Neurona Therapeutics, a clinical-stage biotherapeutics company, is developing regenerative cell therapies for the treatment of neurological disorders.
They recently presented updated clinical data from their ongoing Phase I/II trial of NRTX-1001 in people with drug-resistant mesial temporal lobe epilepsy (MTLE) at the American Academy of Neurology 2023 Annual Meeting.
The data showed a >90% reduction in seizure frequency in the first and second patients at nine and five months post-treatment, respectively. Additionally, the first patient demonstrated an improvement in memory after NRTX-1001 administration.
NRTX-1001, a non-destructive human cell therapy, has been well tolerated with no severe adverse events. The trial has received approval to enroll the remaining patients in the first cohort and clearance from the FDA to expand trial enrollment to include adults with MTLE in the memory-dominant lobe.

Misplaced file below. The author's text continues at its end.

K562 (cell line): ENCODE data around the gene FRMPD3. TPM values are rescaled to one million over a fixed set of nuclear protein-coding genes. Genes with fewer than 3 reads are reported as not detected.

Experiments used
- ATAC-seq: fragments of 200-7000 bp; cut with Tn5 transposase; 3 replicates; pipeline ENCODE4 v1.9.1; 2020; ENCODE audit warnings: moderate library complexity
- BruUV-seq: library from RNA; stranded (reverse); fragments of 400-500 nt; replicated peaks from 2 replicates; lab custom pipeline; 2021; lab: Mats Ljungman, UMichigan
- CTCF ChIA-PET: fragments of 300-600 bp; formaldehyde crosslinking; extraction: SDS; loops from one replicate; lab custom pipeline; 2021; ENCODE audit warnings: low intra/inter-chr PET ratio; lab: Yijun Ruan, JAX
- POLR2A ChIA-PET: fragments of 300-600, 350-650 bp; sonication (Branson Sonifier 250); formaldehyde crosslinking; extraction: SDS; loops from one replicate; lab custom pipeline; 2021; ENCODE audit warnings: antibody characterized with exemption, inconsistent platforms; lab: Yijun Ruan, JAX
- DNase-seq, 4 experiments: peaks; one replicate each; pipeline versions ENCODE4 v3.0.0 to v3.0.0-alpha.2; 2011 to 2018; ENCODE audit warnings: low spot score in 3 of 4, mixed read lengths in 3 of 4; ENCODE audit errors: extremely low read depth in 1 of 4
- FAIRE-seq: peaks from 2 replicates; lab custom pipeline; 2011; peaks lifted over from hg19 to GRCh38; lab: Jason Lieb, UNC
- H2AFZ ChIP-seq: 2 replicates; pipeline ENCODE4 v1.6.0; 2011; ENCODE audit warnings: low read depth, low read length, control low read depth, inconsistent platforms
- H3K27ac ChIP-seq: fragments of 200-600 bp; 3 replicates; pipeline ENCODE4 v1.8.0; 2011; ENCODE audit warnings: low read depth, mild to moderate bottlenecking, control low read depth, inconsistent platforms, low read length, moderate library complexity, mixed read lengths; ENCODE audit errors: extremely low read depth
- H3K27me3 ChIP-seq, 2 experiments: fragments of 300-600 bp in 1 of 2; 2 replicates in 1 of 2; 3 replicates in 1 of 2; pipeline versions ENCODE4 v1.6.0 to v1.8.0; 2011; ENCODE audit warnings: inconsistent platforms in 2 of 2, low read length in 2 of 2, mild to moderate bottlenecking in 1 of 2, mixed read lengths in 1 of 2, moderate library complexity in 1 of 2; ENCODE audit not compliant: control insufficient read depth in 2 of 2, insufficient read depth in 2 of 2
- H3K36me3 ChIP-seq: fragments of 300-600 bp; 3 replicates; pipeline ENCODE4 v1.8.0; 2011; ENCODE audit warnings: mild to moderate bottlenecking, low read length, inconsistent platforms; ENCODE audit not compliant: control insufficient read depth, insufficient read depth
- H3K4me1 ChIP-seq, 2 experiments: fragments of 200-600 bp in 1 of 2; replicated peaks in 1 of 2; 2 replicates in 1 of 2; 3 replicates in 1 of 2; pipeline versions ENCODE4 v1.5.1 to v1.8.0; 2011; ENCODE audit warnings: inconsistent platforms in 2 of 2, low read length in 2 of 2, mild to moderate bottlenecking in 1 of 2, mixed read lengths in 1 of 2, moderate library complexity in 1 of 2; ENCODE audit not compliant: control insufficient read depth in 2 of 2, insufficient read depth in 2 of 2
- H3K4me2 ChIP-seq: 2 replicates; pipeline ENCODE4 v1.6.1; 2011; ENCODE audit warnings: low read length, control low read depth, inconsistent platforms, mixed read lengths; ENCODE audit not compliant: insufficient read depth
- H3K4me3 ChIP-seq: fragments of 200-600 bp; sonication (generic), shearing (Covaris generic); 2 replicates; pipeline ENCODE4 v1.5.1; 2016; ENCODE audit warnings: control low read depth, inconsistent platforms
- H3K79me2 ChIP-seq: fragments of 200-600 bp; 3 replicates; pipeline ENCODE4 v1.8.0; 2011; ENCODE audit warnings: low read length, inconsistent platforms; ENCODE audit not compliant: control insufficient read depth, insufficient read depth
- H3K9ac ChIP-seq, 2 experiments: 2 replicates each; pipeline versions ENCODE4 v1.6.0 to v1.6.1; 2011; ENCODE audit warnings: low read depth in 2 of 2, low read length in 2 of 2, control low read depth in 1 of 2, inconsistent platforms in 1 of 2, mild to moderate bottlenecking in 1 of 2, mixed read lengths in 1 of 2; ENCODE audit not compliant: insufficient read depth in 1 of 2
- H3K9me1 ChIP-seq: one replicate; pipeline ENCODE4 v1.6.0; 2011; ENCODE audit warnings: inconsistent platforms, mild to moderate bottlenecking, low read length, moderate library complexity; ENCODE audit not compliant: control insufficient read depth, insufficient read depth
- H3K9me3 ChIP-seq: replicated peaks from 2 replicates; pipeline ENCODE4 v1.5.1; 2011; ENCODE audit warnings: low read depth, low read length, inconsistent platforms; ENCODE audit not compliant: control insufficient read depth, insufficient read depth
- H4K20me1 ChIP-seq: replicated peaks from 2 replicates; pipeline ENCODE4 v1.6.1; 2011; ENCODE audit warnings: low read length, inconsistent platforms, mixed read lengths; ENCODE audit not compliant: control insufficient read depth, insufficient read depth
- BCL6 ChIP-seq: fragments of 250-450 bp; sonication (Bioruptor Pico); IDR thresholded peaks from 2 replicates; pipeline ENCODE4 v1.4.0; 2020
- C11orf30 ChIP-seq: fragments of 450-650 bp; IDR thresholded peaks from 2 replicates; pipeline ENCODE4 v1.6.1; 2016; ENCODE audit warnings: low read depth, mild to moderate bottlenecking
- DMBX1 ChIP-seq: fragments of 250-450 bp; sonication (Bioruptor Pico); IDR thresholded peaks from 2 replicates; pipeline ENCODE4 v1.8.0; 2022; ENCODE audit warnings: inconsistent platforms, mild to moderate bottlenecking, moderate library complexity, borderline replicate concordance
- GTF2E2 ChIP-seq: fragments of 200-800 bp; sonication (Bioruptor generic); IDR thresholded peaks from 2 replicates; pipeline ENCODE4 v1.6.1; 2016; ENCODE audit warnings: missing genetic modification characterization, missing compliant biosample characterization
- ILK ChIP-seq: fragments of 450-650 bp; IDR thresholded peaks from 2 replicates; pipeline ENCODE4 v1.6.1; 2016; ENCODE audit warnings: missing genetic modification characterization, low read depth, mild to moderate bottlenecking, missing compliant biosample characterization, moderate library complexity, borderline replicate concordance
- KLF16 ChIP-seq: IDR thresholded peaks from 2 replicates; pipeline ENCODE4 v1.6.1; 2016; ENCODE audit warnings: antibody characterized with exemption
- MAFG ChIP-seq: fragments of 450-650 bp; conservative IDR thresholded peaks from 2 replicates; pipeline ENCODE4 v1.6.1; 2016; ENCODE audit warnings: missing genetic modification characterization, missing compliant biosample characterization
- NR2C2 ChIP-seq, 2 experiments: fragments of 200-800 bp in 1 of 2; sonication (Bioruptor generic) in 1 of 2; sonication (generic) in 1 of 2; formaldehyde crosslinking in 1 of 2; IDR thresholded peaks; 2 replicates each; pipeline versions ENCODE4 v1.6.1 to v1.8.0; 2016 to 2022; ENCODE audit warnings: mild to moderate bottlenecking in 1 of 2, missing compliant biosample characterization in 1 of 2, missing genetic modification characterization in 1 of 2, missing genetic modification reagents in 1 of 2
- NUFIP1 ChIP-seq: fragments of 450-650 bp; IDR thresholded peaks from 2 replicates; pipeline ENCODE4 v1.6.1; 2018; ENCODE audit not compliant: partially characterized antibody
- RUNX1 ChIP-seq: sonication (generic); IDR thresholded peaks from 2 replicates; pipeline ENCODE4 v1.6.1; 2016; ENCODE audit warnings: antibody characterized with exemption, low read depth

Neurona is also investigating NRTX-1001’s potential use in other related indications, such as bilateral MTLE, neocortical focal epilepsy, and Alzheimer’s disease with hyperexcitability in the temporal lobe.
The ongoing multicenter Phase I/II clinical trial aims to evaluate the safety and efficacy of a single administration of NRTX-1001 for drug-resistant MTLE. Patient recruitment is underway at epilepsy centers across the US.
NRTX-1001 is a one-time dose of an injectable suspension of inhibitory neurons derived from human stem cells designed to durably silence seizure activity in the epileptic region of the brain. It is manufactured using proprietary methods to guide stem cells into specific types of interneurons that secrete the inhibitory neurotransmitter gamma-aminobutyric acid (GABA).
MTLE is a common type of focal epilepsy in adults, affecting the internal structures of the temporal lobe. Current surgical options are not effective for all patients and can have significant adverse effects.
Neurona’s regenerative cell therapy candidates, like NRTX-1001, have the potential to provide long-term repair of dysfunctional neural networks for multiple neurological disorders.